its also worth a look at 3dcoat. the paint system is nice but it is not really designed for large texture sets. it does have lots of other tools that make it a good value. but its still a little rough around the edges. and the brush engine is not as good as mudbox or zbrush. but its still under development.

    the other option for 3d texture paint is maxon bodypaint. but like mari this is a texture painter only.


    Mari 2.0's layer system kicks the crap out of mudbox's layer system imo.

    Another thing to consider is that mari will let you hand paint accurate vector flow maps.

    [ame=" 2.0: Vector and Flowmaps - YouTube[/ame]

    I'm also not sure why gray said that there isn't a fast way to output your maps. In 2.0 it's very fast to export your maps.

    Another cool thing is that you can choose what shader model you use. So if you know your game uses Cook Torrance you can choose that as the specular model for mari to display while you paint.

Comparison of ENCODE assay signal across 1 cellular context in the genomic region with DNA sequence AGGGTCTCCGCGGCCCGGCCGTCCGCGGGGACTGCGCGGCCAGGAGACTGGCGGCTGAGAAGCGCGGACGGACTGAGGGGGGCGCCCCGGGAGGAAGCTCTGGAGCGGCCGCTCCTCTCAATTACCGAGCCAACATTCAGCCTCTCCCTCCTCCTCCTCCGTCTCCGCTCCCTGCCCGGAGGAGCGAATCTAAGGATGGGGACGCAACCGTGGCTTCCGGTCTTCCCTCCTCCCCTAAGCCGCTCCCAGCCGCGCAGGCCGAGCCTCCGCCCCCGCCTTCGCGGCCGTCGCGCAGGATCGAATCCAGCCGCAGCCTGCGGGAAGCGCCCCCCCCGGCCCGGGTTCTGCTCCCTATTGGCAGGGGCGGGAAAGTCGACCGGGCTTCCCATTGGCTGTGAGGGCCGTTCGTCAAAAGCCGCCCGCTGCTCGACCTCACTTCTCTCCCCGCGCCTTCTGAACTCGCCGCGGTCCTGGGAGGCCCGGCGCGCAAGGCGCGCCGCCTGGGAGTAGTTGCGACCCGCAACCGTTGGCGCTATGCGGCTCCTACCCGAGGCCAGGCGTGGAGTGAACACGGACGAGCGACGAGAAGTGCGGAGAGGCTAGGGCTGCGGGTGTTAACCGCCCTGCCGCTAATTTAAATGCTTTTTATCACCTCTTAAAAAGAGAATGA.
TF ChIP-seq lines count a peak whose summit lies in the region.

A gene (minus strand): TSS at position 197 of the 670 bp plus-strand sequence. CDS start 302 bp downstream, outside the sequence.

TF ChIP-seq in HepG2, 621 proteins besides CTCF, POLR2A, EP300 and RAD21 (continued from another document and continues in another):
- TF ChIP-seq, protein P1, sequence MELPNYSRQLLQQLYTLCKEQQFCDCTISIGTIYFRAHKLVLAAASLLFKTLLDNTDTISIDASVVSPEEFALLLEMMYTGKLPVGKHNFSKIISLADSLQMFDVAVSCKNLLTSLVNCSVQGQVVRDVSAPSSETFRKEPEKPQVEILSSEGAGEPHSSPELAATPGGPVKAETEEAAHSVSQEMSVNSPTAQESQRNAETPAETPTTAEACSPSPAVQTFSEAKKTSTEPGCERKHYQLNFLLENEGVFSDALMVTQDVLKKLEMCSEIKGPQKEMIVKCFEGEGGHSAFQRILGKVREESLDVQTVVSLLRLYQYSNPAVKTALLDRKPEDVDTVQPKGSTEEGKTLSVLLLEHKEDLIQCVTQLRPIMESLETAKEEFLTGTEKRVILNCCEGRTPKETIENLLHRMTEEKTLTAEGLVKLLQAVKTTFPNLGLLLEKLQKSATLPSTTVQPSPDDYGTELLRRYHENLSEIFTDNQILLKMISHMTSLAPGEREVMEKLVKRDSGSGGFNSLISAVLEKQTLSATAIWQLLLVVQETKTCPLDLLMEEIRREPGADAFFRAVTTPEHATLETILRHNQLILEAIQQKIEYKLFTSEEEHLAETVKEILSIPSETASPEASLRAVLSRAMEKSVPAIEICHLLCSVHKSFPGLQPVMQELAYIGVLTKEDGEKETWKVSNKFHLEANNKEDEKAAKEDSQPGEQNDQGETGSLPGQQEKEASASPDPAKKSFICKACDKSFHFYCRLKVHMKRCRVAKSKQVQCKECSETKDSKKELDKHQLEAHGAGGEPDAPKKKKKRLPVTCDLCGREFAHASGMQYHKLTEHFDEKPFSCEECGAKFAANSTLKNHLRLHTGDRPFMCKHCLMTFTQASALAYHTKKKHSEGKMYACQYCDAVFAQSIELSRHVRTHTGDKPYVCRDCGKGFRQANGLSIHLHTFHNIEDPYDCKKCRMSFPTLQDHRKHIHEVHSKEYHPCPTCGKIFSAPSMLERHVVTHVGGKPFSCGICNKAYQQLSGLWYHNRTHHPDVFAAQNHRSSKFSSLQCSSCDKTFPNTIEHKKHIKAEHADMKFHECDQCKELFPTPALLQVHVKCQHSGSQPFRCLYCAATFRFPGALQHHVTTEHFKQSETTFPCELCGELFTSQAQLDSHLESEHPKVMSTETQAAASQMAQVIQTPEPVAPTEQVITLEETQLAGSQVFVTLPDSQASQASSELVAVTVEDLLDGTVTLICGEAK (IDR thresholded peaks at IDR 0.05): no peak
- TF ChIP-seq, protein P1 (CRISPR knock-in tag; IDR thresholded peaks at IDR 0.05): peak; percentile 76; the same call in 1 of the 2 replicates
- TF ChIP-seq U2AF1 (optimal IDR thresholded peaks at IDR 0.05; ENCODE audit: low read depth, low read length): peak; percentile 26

You can also instance layers so when you paint something into your diffuse it will automatically update in your specular channel as well.
  • gray
    @artquest

    i was referring to 'extract' not 'export'. ie create displacement, normal, ambient occlusion etc from your sculpt.

    the layer system is nicer now then it was with shader setup. but it's still more complicated then it has to be. all you need is a simple layer stack like photoshop. photoshop layers have not really changed in years, you just don't need to mess with it.

    as a dedicated texture paint app its great. mari and mudbox are the only two apps i would consider at this point. and for a production with a dedicated texture department it's the best choice. but if im going to sculpt and texture something i like the workflow better in mudbox. i'm not sure if the workflow of a dedicated texture paint app makes much sense anymore in most situations where you have a single artist that is responsible for sculpting all the way through to the finished textured model.
  • artquest